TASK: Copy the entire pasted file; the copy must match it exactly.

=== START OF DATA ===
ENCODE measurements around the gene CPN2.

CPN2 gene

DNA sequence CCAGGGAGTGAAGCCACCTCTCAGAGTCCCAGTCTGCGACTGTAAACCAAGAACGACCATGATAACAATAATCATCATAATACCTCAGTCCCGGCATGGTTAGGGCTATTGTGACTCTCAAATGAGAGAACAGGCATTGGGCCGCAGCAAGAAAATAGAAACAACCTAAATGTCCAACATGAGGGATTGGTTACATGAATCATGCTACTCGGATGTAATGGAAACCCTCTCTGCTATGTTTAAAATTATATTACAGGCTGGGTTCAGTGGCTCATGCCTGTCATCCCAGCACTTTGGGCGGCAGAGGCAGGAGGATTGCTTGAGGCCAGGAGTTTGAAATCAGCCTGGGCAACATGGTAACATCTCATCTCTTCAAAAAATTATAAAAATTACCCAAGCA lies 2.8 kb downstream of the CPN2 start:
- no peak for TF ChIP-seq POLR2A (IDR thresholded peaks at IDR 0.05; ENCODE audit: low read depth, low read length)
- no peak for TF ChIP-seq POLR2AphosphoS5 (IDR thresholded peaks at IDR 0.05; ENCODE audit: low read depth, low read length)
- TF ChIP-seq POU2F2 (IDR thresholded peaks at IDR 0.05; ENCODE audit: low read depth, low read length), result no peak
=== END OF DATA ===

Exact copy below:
ENCODE measurements around the gene CPN2.

CPN2 gene

DNA sequence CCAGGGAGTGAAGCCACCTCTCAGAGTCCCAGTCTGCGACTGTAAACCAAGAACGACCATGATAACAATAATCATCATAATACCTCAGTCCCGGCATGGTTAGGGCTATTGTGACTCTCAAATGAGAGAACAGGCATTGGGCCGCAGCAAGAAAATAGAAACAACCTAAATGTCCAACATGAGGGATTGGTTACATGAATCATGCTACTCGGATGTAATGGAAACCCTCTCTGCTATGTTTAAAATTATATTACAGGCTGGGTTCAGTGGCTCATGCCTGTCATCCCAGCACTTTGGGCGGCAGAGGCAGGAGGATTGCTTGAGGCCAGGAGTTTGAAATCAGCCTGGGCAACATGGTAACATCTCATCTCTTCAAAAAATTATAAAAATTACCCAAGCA lies 2.8 kb downstream of the CPN2 start:
- no peak for TF ChIP-seq POLR2A (IDR thresholded peaks at IDR 0.05; ENCODE audit: low read depth, low read length)
- no peak for TF ChIP-seq POLR2AphosphoS5 (IDR thresholded peaks at IDR 0.05; ENCODE audit: low read depth, low read length)
- TF ChIP-seq POU2F2 (IDR thresholded peaks at IDR 0.05; ENCODE audit: low read depth, low read length), result no peak